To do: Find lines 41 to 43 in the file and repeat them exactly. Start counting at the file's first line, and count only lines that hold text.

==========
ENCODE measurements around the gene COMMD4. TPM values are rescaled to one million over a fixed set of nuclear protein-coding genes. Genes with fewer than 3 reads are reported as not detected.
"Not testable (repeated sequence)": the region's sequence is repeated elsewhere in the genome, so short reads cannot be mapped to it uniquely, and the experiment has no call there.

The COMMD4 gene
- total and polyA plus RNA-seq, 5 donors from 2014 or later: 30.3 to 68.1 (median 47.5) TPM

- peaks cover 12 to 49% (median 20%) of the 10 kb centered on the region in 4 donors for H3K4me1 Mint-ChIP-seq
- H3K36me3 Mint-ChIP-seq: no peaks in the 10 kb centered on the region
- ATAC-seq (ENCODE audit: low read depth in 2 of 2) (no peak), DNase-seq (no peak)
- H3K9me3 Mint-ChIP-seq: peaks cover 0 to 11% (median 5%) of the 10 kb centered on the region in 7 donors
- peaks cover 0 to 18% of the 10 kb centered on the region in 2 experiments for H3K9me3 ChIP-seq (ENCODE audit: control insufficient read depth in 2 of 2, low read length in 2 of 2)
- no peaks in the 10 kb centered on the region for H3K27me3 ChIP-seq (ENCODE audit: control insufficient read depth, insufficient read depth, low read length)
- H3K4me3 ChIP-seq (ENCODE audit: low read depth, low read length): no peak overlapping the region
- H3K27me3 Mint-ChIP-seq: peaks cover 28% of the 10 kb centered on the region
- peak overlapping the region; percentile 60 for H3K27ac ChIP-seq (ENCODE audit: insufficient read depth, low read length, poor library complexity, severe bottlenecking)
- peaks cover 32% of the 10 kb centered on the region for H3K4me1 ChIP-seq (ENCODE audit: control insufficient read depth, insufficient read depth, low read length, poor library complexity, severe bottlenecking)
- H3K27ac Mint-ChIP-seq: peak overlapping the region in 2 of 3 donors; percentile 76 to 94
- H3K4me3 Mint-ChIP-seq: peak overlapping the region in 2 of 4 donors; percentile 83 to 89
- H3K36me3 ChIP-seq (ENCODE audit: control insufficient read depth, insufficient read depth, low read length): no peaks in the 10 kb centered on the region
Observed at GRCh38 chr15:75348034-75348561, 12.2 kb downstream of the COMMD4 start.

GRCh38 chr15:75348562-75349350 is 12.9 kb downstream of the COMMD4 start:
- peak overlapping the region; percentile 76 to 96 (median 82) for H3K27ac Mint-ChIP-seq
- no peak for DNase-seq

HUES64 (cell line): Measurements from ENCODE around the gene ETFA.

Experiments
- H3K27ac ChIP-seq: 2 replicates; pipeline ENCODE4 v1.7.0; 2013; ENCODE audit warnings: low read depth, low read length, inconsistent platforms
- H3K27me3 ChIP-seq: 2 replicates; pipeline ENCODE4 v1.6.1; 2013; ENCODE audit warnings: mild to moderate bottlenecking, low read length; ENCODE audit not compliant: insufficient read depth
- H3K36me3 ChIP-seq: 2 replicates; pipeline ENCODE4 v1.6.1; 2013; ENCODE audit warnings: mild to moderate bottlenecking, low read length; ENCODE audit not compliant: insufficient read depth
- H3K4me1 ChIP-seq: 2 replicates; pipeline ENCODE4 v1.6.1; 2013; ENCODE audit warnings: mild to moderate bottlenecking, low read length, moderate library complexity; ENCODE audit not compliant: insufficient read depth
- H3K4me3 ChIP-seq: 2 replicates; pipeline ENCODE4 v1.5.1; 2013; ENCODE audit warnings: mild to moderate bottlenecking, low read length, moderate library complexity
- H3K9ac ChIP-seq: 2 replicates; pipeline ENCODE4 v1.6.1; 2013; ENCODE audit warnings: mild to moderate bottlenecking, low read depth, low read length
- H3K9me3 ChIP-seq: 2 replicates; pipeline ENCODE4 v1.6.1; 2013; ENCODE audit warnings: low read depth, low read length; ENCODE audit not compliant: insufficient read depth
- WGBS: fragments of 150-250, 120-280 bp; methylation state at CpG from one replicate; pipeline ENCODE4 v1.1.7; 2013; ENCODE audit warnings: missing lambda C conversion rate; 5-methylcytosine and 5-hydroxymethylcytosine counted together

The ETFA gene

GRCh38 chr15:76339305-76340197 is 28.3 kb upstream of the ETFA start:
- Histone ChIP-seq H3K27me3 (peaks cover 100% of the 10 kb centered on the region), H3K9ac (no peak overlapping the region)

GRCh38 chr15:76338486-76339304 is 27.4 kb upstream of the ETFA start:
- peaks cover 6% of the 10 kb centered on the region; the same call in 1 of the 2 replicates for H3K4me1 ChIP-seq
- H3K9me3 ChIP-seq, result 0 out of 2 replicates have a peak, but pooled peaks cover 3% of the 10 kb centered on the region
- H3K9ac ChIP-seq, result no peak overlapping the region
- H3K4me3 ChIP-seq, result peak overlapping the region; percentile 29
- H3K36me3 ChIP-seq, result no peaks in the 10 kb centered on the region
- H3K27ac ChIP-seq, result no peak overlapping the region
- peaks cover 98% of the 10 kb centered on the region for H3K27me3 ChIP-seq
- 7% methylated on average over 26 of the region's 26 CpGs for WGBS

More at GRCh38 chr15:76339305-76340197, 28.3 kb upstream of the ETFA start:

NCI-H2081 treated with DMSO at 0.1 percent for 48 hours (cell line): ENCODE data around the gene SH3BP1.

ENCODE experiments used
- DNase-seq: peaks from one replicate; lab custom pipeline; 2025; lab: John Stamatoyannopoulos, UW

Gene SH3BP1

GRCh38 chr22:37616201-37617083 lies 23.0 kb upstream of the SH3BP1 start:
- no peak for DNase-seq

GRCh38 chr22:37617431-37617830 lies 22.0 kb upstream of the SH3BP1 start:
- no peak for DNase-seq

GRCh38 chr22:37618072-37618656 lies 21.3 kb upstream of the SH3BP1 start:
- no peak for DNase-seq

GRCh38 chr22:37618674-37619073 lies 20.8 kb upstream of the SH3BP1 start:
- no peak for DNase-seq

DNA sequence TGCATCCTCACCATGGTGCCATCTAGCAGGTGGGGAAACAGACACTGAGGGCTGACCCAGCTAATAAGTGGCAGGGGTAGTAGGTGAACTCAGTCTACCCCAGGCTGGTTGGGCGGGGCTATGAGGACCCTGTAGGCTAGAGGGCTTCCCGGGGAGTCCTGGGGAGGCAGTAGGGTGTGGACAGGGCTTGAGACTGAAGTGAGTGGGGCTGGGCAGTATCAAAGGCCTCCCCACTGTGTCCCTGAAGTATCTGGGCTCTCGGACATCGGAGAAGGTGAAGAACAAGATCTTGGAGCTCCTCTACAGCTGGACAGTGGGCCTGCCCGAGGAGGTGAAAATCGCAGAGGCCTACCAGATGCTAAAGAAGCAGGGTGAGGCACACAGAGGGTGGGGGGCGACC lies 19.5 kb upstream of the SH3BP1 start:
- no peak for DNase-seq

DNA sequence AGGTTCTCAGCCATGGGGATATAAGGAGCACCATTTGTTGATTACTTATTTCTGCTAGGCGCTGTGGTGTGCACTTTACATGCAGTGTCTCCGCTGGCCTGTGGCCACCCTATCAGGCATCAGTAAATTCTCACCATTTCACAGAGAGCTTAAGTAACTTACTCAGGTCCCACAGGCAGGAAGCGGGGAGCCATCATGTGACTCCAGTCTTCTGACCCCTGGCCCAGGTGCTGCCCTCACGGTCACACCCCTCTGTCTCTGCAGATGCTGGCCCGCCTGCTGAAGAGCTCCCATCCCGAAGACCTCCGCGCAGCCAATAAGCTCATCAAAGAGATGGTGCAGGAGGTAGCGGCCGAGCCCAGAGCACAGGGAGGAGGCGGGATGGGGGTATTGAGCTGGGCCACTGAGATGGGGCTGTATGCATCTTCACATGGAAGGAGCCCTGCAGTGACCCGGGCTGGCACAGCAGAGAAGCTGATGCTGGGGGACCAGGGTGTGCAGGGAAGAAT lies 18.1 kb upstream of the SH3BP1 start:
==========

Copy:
- H3K27ac ChIP-seq, result no peak overlapping the region
- peaks cover 98% of the 10 kb centered on the region for H3K27me3 ChIP-seq
- 7% methylated on average over 26 of the region's 26 CpGs for WGBS